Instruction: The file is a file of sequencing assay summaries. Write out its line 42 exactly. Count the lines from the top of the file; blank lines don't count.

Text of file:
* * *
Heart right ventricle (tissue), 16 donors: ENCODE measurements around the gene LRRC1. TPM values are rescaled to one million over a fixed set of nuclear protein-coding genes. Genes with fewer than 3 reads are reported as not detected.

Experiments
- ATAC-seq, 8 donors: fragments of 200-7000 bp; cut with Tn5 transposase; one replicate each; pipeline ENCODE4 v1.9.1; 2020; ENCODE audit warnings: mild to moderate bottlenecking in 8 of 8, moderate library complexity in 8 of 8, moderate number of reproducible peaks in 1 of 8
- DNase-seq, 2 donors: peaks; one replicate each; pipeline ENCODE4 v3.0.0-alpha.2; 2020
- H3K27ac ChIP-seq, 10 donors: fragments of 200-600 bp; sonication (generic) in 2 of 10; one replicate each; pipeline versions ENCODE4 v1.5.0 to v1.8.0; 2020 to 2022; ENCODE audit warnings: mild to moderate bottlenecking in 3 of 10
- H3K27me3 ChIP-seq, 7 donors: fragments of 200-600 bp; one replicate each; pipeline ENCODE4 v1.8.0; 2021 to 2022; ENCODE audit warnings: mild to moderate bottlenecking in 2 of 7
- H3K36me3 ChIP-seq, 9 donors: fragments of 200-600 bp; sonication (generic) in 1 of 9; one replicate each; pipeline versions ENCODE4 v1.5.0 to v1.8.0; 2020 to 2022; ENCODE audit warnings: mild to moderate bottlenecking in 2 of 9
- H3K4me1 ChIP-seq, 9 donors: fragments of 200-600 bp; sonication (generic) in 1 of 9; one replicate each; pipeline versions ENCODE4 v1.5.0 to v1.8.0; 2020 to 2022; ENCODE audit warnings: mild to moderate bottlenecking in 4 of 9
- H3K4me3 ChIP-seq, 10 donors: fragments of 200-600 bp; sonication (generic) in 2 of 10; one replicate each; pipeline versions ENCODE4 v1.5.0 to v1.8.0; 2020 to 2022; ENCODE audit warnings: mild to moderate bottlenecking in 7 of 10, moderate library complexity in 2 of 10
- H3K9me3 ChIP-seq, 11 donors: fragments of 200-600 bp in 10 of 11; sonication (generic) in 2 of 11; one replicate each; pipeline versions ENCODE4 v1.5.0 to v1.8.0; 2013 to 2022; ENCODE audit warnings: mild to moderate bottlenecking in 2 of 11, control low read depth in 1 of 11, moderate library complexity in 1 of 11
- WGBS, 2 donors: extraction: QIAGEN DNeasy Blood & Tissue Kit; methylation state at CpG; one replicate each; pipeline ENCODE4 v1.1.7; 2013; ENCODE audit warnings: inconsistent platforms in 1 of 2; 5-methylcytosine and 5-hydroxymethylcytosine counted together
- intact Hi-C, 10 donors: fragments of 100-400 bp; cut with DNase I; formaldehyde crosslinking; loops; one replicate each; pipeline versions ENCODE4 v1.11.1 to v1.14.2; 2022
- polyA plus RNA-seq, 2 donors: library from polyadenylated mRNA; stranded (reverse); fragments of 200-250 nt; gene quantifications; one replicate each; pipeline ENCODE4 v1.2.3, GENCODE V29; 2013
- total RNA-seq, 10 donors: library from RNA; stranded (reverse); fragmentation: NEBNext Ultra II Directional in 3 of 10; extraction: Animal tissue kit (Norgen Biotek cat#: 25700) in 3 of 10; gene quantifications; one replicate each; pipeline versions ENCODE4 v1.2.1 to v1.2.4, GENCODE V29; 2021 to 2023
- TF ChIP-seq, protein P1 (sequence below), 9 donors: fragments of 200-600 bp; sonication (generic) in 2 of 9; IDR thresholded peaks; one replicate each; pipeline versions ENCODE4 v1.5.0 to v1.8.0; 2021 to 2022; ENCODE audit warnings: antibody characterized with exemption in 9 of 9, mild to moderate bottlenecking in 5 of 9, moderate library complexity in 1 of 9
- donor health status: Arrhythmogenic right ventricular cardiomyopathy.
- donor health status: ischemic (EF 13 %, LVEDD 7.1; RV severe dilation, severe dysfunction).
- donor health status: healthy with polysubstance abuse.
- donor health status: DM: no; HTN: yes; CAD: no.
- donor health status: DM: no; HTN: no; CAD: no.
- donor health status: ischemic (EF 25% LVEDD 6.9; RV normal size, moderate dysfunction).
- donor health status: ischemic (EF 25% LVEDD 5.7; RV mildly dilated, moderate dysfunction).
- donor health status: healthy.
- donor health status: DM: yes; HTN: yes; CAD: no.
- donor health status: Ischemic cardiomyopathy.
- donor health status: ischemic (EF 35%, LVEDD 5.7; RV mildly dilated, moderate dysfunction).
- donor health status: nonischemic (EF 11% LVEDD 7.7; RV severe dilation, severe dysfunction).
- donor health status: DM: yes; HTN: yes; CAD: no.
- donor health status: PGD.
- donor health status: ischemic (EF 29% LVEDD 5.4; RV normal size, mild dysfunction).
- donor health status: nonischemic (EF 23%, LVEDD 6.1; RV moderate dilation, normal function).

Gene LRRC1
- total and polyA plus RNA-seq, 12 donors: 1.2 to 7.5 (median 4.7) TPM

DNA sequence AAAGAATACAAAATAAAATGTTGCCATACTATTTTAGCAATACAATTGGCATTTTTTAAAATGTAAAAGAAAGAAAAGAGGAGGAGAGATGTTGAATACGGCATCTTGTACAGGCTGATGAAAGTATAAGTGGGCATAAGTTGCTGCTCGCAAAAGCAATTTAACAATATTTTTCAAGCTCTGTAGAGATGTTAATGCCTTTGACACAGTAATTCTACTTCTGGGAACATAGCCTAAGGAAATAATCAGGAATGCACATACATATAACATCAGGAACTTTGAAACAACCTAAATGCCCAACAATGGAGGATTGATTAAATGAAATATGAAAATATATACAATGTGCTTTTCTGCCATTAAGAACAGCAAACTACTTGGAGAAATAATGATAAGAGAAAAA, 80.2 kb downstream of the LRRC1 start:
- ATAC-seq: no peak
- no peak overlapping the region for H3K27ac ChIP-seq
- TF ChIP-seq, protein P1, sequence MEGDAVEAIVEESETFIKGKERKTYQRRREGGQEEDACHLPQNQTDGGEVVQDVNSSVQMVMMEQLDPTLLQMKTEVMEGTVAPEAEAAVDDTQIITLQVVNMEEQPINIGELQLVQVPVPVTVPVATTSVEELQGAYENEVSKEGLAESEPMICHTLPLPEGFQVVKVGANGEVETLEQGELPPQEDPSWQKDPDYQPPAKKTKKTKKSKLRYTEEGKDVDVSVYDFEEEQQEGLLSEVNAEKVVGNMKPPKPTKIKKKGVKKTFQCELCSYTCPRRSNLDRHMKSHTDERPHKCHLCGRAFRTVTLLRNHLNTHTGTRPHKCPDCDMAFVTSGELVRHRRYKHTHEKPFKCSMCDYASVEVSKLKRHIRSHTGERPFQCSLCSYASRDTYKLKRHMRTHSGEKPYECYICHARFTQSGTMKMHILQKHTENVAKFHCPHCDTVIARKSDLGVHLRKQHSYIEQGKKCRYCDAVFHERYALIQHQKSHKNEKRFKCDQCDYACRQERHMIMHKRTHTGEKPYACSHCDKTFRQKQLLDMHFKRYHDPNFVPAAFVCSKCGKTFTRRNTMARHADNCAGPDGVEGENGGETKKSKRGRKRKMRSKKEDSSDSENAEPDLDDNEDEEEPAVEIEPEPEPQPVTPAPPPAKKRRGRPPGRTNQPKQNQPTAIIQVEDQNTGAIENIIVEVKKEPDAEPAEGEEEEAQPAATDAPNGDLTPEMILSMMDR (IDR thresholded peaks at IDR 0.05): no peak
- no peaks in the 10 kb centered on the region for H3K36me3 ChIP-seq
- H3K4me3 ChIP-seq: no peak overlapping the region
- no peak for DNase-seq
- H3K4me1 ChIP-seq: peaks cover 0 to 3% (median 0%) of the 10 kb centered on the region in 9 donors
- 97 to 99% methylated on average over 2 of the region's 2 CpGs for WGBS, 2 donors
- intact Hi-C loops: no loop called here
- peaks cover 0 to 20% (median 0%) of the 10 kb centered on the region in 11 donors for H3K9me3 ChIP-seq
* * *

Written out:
- 97 to 99% methylated on average over 2 of the region's 2 CpGs for WGBS, 2 donors